This week’s Bluegrass Beacon column responds to one particular aspect of a recent missive by Ronda Harmon, executive director of the Kentucky Association of School Councils, in which she labels those of us questioning the effectiveness of the School-Based Decision Making (SBDM) approach toward governing schools as “public school opponents.”
There’s also little evidence to support Harmon’s claim that the SBDM approach toward governing schools is succeeding in “engaging shareholders in decision-making” in a manner which “creates a climate that promotes school improvement.”
While we’ve dealt with this issue previously in the weekly statewide syndicated column, it bears mentioning again — especially since Harmon is so overt about it — is that all of the evidence points to SBDM’s failure to accomplish the primary goal stated by its supporters when it was created by the Kentucky Education Reform Act nearly three decades ago: to engage parents in the education process.
In another recent Bluegrass Beacon column, we wrote:
An analysis of state data reveals that nearly 73 percent of Kentucky’s 1,124 schools during the 2016-17 school year had only single-digit ratios of parents compared to total student enrollment even bothering to show up to vote in SBDM elections for their council representatives.
While 15 schools did have SBDM voter-to-student ratios of at least 50 percent, such a response was by far the exception.
Nearly three out of four Kentucky schools had only single-digit ratios with 101 schools having even less than 1 percent turnout in last school year’s SBDM elections.
There are limitations to such an analysis of enrollees because it doesn’t include the total number of parents in a school since some students come from two-parent homes – both of whom can vote in SBDM elections – or have siblings enrolled in the same schools.
Still, when only about one in 10 students is likely represented in the vast majority of council elections, it’s reasonable to conclude that parent interest in SBDM activities in most Kentucky schools is sparse.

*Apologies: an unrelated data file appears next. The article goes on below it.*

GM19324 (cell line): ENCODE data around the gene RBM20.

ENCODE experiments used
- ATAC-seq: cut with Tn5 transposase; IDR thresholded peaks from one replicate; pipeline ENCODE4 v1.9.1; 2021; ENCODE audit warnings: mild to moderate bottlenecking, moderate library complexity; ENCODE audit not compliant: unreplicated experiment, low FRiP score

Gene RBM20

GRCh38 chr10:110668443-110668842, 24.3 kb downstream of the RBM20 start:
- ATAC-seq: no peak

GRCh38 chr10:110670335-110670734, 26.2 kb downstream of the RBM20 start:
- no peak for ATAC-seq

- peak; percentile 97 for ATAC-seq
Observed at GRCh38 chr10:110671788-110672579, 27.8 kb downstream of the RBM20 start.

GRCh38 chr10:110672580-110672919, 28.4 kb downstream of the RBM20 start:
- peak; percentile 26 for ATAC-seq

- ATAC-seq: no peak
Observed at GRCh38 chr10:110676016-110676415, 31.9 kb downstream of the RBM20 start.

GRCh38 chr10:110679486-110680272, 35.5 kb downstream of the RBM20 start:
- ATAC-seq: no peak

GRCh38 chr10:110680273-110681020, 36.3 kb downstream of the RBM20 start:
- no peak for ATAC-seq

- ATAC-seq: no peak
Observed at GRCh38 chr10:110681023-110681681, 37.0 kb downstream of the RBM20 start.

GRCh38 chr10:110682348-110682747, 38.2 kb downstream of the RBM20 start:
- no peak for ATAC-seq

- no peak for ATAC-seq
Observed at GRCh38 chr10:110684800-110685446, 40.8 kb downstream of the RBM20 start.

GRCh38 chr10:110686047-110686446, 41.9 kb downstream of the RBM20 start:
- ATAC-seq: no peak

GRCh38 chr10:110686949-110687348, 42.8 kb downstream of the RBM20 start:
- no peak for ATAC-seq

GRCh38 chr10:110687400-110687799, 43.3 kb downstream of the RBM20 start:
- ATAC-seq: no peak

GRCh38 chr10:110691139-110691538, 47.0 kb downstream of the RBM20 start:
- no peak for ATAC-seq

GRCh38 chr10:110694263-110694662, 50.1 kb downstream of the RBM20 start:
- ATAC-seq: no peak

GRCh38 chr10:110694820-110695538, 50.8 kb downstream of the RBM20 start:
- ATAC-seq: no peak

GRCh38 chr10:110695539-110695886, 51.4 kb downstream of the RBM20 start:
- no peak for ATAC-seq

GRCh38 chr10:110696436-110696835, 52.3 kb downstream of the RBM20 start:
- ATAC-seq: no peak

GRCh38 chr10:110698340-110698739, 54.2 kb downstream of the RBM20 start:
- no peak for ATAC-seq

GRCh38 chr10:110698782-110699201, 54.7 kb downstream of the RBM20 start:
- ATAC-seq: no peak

Engaging shareholders? Certainly not if you’re talking about parental involvement. I can’t think of any more important “shareholder” in Kentucky’s education process than parents. Can you?
As Martin Cothran, senior policy analyst with The Family Foundation of Kentucky, pointed out recently on KET’s Kentucky Tonight statewide public affairs television program, the Kentucky Education Association — the state’s largest teachers’ union — insisted on muting parents’ voices on SBDM councils as a condition for its support of KERA in 1990.
“One of the conditions of KEA’s support of the Kentucky Education Reform Act was teacher control of those councils and they got it, and that’s unfortunate,” Cothran said here (at 32:15 of the program).
What’s also unfortunate is that the commonwealth’s SBDM policy prevents common-sense accountability measures from being implemented and carried out in our schools.
Why, for example, doesn’t Harmon support some of the common-sense measures in legislation filed by Sen. John Schickel, R-Union, which creates a mechanism for parents to work with their locally elected school board members to address their concerns about an SBDM council, in, say, a failing school?
Schickel’s Senate Bill 55: